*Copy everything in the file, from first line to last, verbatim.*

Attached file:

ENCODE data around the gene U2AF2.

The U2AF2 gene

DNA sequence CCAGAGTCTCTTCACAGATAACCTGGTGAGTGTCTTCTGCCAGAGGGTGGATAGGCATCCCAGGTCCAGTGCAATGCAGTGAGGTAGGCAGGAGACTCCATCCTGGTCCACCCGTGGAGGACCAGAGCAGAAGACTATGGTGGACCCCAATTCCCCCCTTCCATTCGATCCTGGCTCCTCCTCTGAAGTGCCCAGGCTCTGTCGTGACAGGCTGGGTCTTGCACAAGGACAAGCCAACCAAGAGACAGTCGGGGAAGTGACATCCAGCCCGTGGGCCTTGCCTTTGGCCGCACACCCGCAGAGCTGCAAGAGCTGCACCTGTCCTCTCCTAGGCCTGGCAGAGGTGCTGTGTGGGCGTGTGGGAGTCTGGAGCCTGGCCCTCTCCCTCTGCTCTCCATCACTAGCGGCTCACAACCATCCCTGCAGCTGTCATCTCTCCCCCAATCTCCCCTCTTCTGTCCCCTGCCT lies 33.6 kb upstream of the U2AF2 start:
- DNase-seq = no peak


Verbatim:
ENCODE data around the gene U2AF2.

The U2AF2 gene

DNA sequence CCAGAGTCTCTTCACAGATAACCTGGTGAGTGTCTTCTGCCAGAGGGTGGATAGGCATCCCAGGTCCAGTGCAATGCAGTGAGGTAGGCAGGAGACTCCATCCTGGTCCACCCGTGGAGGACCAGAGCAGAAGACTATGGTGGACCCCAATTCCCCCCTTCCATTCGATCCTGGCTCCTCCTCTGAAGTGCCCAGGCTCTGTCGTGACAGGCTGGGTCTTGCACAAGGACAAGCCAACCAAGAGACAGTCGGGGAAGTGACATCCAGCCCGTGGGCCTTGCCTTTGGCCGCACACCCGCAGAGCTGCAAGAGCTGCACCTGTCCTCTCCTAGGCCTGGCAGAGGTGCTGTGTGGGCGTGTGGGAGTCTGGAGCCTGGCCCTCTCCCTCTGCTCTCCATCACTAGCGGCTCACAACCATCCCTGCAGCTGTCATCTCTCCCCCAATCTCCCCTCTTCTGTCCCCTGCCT lies 33.6 kb upstream of the U2AF2 start:
- DNase-seq = no peak